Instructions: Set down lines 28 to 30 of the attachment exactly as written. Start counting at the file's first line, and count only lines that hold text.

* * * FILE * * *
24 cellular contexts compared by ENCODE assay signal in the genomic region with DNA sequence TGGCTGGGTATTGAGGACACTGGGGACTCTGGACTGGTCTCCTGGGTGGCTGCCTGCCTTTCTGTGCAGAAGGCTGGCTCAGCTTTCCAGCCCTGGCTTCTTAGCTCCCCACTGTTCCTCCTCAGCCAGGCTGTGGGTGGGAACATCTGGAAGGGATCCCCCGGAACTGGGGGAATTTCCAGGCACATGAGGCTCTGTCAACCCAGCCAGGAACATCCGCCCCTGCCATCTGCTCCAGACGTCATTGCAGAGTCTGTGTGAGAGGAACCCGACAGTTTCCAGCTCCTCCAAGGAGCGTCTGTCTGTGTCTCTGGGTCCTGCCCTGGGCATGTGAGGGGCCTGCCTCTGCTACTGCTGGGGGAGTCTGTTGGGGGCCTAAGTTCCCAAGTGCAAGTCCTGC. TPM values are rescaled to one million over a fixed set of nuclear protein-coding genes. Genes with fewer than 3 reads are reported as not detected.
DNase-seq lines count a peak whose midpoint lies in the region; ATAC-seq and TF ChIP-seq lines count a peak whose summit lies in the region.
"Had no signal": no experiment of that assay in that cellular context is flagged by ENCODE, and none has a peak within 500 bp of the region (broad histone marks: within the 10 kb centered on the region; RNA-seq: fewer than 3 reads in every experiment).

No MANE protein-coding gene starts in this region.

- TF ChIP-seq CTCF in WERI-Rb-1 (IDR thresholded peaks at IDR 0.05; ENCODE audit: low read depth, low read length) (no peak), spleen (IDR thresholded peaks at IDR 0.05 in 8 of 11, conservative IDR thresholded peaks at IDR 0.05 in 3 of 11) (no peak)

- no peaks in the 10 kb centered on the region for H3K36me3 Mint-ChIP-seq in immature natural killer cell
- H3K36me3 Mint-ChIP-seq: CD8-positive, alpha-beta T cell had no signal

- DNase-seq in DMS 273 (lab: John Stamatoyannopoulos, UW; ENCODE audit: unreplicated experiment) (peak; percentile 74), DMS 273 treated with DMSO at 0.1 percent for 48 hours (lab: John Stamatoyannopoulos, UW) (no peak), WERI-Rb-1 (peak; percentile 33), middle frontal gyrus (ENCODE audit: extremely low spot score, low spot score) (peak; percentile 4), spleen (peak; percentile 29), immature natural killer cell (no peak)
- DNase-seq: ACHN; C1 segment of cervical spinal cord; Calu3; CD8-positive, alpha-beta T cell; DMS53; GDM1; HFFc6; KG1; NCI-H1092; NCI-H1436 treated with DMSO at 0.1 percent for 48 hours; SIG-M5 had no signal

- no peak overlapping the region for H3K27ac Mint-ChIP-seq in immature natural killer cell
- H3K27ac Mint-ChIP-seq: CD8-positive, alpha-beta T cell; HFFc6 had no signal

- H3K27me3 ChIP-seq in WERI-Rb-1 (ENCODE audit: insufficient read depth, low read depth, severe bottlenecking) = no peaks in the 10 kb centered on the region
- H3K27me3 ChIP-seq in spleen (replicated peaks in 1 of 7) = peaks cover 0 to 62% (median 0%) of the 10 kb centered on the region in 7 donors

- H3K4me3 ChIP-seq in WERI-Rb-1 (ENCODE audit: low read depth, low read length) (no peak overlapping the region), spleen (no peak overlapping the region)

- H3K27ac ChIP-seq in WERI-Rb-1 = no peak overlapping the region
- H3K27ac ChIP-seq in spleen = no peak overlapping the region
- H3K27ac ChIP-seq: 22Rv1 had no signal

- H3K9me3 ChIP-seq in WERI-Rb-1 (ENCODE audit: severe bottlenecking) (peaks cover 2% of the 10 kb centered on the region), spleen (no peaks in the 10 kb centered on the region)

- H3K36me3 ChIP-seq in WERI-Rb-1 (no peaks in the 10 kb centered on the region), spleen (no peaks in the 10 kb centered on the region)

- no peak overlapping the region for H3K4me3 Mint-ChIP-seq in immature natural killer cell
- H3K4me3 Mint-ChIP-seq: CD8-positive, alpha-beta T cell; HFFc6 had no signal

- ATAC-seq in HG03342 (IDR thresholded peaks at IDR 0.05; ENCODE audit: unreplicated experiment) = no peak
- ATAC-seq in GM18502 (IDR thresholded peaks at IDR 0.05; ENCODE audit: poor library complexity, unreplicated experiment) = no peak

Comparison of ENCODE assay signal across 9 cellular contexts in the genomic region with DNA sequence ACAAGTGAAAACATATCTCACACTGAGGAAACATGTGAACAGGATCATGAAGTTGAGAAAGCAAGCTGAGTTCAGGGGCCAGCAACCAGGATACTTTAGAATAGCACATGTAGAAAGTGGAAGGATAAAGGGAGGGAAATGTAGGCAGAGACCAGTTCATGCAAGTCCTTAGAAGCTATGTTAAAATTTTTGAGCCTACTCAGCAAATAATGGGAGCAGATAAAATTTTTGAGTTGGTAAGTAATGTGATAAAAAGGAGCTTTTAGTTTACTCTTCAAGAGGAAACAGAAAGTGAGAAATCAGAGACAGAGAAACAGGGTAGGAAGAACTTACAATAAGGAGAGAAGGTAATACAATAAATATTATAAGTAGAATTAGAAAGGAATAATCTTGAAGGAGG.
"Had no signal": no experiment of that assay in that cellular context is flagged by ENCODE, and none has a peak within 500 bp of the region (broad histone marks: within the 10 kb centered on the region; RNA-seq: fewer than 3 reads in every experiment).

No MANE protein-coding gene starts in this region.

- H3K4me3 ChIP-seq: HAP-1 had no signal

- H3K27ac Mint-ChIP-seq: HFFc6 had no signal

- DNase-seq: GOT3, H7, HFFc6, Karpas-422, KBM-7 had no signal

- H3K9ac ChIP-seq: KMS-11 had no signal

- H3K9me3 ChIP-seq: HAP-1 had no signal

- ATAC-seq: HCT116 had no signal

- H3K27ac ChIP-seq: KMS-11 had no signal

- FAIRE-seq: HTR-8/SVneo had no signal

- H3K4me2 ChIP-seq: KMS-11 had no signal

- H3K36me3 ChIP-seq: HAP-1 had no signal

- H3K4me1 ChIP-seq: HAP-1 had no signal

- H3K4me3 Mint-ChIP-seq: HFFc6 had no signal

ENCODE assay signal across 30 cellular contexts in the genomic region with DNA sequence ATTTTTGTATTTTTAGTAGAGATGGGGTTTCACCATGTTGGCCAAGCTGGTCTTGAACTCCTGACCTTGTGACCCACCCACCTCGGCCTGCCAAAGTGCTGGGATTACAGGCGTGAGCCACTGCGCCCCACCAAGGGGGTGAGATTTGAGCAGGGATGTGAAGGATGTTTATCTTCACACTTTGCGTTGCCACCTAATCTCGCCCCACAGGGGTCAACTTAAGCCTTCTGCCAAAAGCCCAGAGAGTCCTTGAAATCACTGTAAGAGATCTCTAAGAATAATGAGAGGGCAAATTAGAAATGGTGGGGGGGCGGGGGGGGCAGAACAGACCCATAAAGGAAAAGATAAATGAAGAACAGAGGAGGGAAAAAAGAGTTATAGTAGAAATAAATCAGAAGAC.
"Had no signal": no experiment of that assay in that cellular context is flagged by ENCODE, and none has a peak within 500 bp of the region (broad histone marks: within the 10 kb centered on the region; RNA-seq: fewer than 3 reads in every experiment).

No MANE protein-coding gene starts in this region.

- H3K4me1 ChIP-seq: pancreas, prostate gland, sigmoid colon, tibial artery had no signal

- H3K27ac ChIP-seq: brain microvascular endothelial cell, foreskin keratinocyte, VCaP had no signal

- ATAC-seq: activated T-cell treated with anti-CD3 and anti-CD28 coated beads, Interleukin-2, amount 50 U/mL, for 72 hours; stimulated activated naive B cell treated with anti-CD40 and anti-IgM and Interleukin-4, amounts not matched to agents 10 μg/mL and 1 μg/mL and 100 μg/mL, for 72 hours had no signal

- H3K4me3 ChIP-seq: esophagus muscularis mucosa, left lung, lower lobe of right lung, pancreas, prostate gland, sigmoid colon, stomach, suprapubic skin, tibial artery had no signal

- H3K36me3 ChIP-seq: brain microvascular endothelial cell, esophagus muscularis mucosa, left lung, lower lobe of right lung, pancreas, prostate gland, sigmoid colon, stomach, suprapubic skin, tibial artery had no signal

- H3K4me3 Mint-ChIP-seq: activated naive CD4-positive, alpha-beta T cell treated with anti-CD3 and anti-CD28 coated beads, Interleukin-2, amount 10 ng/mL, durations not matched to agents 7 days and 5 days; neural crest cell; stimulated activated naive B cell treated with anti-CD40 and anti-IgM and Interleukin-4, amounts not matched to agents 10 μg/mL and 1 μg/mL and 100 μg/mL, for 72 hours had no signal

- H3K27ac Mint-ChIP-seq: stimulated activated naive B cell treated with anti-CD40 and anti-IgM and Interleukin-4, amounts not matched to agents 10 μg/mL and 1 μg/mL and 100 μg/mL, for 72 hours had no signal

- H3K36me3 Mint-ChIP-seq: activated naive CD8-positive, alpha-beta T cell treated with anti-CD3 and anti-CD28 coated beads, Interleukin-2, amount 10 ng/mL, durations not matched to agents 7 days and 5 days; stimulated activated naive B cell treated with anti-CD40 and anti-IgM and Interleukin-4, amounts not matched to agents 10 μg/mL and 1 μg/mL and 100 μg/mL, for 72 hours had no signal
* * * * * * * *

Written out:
- H3K27ac Mint-ChIP-seq: HFFc6 had no signal

- DNase-seq: GOT3, H7, HFFc6, Karpas-422, KBM-7 had no signal

- H3K9ac ChIP-seq: KMS-11 had no signal